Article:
TAIPEI (Taiwan News) – Premier William Lai (賴清德) promised tough action against gangsters Tuesday amid reports that the new national police chief was being intimidated in the wake of an attack by pro-unification extremists against pro-independence protesters.
At the root of the issue lies last Sunday’s “Sing China” show at National Taiwan University, which met with protests from Taiwan Independence supporters. Opponents hailing from a small pro-unification party with presumed links to organized crime attacked the students, which in turn was followed by police action, including raids on businesses with reported gang links.
During his first day of questioning by legislators as the new premier, Lai said the government would take serious action on the issue of violence by the pro-unification group. Turning to a call by a man with a past in organized crime against National Police Administration (警政署) chief Chen Chia-chin (陳家欽), the premier said his government would adopt an attitude, without providing more details.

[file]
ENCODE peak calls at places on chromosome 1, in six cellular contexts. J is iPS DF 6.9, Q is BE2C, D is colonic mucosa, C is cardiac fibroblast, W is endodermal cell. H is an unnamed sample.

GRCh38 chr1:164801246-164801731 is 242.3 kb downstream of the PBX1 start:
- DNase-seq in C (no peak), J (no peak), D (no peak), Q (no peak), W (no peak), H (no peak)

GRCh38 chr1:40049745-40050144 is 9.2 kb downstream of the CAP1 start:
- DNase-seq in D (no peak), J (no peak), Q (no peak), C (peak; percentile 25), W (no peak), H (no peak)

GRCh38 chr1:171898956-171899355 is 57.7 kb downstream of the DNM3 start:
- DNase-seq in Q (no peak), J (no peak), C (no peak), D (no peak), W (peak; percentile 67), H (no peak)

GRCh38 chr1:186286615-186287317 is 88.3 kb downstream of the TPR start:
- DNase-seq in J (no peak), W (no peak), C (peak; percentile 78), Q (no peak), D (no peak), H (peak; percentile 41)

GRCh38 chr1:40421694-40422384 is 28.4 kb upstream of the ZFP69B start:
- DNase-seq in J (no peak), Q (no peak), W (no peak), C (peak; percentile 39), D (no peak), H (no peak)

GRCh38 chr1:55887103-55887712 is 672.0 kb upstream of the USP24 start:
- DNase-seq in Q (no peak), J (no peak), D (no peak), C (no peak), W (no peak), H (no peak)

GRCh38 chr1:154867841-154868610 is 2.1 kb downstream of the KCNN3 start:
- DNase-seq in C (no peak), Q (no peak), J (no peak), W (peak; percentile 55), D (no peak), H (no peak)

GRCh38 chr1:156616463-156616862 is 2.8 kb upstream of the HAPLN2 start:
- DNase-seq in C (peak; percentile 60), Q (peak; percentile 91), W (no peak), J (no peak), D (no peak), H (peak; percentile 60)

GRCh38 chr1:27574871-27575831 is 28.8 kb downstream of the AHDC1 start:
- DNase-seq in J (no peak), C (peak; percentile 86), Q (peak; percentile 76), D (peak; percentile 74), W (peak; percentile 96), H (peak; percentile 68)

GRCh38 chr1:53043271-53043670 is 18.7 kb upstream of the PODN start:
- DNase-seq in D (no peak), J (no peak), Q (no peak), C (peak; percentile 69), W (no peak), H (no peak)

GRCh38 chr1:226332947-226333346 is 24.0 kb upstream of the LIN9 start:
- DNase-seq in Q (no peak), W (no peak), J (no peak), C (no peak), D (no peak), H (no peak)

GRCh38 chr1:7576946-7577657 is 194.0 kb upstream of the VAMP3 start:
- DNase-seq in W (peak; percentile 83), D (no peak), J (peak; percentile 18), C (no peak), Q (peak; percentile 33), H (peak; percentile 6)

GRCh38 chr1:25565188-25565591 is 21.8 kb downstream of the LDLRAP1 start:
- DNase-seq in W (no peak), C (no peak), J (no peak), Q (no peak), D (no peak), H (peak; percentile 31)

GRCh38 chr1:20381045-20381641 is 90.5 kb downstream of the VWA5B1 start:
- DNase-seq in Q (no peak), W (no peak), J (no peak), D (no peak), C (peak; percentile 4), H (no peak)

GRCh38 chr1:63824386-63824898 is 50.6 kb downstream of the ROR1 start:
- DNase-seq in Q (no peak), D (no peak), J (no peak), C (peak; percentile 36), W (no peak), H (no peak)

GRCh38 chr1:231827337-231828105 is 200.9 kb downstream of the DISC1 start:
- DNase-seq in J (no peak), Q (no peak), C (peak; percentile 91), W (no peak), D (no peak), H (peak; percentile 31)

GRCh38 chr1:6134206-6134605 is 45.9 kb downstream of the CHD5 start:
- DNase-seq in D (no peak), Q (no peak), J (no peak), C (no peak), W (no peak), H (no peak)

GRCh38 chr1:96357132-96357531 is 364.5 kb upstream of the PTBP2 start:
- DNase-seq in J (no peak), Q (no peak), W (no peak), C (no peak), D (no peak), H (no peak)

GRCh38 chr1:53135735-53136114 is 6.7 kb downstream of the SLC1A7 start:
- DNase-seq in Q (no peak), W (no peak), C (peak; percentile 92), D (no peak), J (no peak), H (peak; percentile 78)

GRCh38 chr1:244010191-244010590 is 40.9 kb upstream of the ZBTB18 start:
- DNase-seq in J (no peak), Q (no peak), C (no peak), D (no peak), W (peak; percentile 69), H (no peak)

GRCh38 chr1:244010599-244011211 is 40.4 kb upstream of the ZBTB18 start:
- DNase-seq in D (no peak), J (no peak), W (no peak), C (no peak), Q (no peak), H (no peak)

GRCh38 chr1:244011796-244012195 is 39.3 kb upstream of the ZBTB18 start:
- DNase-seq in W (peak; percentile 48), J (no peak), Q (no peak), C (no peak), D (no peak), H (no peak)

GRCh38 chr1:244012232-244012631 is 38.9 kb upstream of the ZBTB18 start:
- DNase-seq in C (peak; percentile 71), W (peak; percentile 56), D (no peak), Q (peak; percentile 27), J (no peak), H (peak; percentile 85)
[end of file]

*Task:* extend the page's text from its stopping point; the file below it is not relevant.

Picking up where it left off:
The man, named as Tung Nien-tai (董念台), reportedly called in an online message to track down Chen’s address, phone number and relatives’ home.
Because of the absence of a “Political Party Act,” there was no direct way of ruling against the pro-unification group, but there could be an investigation into whether it had violated legislation against organized crime, officials said.
Members of Lai’s Cabinet also said it would be possible to reopen investigations into the leader of the pro-unification group, former gang leader Chang An-lo (張安樂), known as the “White Wolf,” including concerns that he had received funding from China, a report in the Chinese-language Apple Daily said.